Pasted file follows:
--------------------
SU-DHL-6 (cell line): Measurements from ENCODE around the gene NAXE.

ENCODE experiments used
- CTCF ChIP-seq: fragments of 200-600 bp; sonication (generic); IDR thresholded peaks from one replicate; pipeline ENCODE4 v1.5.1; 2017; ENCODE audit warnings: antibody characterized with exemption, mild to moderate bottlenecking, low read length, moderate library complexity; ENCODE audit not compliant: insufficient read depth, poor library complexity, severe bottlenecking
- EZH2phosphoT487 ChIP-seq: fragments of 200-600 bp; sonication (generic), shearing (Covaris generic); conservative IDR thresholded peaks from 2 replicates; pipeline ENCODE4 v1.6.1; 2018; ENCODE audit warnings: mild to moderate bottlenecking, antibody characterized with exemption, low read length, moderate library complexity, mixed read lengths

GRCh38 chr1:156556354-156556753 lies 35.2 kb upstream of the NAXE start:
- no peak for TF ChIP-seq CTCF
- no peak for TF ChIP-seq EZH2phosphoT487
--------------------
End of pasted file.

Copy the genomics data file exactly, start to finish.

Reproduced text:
SU-DHL-6 (cell line): Measurements from ENCODE around the gene NAXE.

ENCODE experiments used
- CTCF ChIP-seq: fragments of 200-600 bp; sonication (generic); IDR thresholded peaks from one replicate; pipeline ENCODE4 v1.5.1; 2017; ENCODE audit warnings: antibody characterized with exemption, mild to moderate bottlenecking, low read length, moderate library complexity; ENCODE audit not compliant: insufficient read depth, poor library complexity, severe bottlenecking
- EZH2phosphoT487 ChIP-seq: fragments of 200-600 bp; sonication (generic), shearing (Covaris generic); conservative IDR thresholded peaks from 2 replicates; pipeline ENCODE4 v1.6.1; 2018; ENCODE audit warnings: mild to moderate bottlenecking, antibody characterized with exemption, low read length, moderate library complexity, mixed read lengths

GRCh38 chr1:156556354-156556753 lies 35.2 kb upstream of the NAXE start:
- no peak for TF ChIP-seq CTCF
- no peak for TF ChIP-seq EZH2phosphoT487